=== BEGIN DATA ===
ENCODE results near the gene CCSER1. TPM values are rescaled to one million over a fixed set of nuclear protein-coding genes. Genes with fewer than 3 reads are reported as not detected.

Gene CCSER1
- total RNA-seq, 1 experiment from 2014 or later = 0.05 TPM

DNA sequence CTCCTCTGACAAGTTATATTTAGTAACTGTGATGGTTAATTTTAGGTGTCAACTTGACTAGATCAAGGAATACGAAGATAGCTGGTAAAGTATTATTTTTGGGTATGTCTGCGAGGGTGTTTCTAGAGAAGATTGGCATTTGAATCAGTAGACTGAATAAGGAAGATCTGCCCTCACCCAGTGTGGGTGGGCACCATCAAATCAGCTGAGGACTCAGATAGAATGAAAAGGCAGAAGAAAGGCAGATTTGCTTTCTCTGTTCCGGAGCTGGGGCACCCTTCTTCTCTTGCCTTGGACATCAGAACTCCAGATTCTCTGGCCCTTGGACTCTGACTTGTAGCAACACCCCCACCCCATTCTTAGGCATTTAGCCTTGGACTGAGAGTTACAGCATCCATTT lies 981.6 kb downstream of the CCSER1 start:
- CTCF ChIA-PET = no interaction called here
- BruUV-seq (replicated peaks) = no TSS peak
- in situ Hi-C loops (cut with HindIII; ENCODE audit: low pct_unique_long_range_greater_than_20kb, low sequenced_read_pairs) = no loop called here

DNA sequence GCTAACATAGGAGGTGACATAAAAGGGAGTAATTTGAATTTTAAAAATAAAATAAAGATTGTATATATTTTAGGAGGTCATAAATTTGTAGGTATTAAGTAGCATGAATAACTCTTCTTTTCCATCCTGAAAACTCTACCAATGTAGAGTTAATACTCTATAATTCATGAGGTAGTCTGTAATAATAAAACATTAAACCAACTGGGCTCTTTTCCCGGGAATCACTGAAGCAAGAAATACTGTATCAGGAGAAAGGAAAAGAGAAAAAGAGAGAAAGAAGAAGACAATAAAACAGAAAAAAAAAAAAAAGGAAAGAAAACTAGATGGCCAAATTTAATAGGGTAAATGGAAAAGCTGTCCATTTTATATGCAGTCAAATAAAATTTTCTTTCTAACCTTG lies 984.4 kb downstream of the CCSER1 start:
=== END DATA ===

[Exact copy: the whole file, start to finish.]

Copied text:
ENCODE results near the gene CCSER1. TPM values are rescaled to one million over a fixed set of nuclear protein-coding genes. Genes with fewer than 3 reads are reported as not detected.

Gene CCSER1
- total RNA-seq, 1 experiment from 2014 or later = 0.05 TPM

DNA sequence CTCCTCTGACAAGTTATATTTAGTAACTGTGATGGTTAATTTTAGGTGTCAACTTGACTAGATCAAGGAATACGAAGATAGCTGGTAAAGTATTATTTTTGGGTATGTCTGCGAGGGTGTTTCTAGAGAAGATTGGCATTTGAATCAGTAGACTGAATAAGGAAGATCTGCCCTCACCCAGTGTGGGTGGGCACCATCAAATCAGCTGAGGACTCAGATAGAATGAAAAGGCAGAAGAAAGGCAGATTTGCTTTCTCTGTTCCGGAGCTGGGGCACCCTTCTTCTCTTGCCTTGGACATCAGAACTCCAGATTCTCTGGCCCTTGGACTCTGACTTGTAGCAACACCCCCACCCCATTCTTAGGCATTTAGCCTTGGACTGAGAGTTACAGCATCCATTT lies 981.6 kb downstream of the CCSER1 start:
- CTCF ChIA-PET = no interaction called here
- BruUV-seq (replicated peaks) = no TSS peak
- in situ Hi-C loops (cut with HindIII; ENCODE audit: low pct_unique_long_range_greater_than_20kb, low sequenced_read_pairs) = no loop called here

DNA sequence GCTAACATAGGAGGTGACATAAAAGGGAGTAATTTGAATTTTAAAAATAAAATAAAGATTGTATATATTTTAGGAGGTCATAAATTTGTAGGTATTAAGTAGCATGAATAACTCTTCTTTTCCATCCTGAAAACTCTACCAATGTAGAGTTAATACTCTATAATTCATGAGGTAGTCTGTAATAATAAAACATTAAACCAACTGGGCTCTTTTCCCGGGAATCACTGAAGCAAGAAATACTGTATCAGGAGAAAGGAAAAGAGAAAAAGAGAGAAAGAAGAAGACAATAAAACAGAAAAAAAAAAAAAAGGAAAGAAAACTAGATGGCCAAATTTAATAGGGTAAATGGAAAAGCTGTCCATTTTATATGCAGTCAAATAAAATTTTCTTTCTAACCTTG lies 984.4 kb downstream of the CCSER1 start: